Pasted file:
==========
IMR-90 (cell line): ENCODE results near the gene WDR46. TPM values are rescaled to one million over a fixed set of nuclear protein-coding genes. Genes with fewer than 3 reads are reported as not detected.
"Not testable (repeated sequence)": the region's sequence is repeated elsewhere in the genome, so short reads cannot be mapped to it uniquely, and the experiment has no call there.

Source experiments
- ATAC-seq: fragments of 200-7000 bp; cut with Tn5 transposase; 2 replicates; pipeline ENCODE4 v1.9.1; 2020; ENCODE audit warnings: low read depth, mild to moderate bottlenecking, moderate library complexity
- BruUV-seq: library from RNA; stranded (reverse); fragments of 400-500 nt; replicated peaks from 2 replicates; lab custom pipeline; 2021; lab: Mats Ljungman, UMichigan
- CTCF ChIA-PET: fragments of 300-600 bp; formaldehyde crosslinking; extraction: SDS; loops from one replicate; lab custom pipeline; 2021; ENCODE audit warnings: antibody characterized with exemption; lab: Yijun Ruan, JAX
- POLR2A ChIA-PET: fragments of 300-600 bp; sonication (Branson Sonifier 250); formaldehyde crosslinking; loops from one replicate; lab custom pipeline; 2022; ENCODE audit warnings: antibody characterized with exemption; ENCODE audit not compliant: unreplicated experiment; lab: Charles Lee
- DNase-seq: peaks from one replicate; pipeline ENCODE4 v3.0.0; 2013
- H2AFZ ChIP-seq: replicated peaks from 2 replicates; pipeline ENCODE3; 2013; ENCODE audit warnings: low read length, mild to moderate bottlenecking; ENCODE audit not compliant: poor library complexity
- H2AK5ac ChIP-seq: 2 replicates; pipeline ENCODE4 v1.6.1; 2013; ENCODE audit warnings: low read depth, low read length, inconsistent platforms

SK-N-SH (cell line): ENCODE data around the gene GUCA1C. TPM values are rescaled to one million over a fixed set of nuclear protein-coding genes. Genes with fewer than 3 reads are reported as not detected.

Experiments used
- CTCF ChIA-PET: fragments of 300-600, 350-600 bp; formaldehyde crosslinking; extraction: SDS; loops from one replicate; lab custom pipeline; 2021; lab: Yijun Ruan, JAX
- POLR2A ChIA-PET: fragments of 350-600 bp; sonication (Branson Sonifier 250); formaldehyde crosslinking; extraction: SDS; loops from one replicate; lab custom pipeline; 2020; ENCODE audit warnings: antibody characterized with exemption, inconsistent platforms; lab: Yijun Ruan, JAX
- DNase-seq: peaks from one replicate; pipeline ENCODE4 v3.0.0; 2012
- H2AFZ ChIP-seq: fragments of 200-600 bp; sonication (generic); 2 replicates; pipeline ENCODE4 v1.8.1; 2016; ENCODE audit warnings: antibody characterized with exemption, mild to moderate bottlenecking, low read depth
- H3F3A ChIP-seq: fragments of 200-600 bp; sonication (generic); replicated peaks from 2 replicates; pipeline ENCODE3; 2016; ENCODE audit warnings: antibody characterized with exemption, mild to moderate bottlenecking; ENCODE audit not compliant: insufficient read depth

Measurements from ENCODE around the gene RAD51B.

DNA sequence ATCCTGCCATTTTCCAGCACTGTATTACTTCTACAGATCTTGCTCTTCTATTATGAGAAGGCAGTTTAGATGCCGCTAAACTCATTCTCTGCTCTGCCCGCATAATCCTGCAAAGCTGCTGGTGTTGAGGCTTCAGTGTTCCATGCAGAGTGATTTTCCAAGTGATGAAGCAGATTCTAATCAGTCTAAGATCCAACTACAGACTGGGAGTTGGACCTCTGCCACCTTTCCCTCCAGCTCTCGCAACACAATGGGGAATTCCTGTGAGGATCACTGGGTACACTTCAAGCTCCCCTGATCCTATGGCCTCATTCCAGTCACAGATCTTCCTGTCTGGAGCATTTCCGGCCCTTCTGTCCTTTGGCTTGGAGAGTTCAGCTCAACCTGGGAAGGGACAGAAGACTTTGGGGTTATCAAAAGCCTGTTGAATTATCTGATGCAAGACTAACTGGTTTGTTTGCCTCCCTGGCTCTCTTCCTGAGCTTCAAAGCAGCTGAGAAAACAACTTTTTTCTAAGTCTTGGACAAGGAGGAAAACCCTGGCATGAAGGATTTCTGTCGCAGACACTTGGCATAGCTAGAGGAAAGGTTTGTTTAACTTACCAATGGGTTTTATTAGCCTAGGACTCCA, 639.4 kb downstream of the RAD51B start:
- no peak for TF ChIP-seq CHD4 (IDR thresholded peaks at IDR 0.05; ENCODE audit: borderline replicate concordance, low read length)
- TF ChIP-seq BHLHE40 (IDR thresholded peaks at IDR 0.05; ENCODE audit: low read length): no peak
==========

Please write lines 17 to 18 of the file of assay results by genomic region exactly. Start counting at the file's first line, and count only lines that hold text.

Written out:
- H3F3A ChIP-seq: fragments of 200-600 bp; sonication (generic); replicated peaks from 2 replicates; pipeline ENCODE3; 2016; ENCODE audit warnings: antibody characterized with exemption, mild to moderate bottlenecking; ENCODE audit not compliant: insufficient read depth

Measurements from ENCODE around the gene RAD51B.